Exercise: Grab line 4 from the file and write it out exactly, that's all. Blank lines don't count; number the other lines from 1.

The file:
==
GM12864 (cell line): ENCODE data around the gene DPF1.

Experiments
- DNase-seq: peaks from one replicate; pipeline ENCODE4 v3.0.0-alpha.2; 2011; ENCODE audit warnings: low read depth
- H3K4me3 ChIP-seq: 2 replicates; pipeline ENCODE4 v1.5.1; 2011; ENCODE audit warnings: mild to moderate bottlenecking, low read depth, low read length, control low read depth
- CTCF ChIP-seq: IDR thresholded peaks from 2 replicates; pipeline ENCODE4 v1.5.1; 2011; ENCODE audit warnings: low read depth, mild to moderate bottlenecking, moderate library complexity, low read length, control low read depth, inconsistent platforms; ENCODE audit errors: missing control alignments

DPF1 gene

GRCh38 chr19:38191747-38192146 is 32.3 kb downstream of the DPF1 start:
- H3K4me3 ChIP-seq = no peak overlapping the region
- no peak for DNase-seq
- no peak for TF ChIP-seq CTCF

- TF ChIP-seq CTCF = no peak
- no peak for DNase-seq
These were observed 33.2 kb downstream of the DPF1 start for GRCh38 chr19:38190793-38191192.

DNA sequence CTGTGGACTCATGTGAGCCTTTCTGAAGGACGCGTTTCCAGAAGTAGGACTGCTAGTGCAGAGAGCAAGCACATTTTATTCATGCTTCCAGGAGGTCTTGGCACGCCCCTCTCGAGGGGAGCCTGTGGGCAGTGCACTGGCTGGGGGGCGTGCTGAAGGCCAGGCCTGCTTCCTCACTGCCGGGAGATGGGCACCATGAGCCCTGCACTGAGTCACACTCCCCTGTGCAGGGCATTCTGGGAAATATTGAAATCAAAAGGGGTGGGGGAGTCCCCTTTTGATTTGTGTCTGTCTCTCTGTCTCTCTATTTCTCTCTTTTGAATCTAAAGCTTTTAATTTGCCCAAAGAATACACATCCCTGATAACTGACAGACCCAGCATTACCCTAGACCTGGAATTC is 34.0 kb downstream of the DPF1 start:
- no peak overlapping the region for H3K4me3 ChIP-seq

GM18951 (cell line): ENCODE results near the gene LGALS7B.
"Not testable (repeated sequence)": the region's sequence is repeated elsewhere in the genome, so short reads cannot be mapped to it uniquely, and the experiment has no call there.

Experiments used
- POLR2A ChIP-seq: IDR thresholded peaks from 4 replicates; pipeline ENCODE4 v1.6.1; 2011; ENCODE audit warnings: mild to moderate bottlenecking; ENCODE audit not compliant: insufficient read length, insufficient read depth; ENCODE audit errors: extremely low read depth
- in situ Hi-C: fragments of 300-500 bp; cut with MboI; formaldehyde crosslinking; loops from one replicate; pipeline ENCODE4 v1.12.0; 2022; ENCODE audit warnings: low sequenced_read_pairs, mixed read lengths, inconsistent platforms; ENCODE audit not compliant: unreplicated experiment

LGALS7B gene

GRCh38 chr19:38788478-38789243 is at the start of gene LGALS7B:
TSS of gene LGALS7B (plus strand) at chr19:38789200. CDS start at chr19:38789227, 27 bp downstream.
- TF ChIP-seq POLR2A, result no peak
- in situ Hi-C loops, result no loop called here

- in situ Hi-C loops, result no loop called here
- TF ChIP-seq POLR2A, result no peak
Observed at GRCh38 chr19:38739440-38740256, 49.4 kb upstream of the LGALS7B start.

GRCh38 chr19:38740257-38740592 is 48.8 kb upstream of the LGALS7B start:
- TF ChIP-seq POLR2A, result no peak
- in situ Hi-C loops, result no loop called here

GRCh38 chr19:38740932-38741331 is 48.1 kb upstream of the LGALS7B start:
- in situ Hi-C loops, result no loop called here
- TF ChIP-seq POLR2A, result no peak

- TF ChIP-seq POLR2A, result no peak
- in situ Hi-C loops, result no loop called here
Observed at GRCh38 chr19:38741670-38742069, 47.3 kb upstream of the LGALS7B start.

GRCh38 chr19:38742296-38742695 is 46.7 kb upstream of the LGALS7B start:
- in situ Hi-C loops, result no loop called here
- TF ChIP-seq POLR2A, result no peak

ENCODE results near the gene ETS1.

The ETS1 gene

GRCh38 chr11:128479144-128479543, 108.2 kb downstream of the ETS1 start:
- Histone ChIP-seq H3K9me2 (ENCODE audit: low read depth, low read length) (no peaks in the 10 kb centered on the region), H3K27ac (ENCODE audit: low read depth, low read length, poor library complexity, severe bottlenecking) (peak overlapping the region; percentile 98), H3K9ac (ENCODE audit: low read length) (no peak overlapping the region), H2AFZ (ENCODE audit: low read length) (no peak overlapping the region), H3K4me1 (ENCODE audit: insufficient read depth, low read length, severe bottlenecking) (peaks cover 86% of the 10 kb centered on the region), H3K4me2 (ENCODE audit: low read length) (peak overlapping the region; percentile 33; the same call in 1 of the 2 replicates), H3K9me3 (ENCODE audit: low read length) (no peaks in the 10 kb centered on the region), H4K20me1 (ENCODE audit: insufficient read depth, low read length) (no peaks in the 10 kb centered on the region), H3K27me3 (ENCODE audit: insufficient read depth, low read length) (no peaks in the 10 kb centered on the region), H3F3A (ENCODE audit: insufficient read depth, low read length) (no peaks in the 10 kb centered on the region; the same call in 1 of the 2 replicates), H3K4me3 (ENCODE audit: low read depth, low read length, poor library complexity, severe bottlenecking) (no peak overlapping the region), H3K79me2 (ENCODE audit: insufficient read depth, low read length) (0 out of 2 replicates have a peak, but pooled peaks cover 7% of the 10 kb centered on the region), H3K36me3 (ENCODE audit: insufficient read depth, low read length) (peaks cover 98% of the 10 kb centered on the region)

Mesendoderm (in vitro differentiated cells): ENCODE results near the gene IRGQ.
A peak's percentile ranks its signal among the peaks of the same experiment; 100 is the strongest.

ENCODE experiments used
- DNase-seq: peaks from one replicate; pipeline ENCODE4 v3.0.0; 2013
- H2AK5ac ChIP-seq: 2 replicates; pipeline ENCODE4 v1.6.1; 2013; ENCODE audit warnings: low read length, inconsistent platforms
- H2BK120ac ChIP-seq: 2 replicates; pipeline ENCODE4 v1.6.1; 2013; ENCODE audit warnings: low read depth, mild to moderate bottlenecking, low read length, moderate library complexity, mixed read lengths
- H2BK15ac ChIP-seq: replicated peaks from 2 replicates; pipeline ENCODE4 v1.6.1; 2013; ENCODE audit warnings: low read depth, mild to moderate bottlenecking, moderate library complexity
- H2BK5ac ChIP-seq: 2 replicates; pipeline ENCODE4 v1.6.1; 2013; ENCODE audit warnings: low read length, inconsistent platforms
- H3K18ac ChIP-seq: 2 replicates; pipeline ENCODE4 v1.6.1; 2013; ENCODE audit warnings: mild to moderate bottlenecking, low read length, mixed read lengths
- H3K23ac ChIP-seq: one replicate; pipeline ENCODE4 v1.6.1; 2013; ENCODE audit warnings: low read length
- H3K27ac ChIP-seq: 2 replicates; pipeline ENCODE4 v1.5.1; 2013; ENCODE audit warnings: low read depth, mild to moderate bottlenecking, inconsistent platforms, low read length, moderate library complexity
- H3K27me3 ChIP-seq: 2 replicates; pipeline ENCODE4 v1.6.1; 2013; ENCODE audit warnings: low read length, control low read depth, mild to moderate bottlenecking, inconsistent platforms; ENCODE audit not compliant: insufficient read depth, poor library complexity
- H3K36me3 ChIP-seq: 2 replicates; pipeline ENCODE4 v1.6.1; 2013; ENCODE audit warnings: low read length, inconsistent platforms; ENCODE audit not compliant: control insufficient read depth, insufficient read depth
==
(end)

- H3K4me3 ChIP-seq: 2 replicates; pipeline ENCODE4 v1.5.1; 2011; ENCODE audit warnings: mild to moderate bottlenecking, low read depth, low read length, control low read depth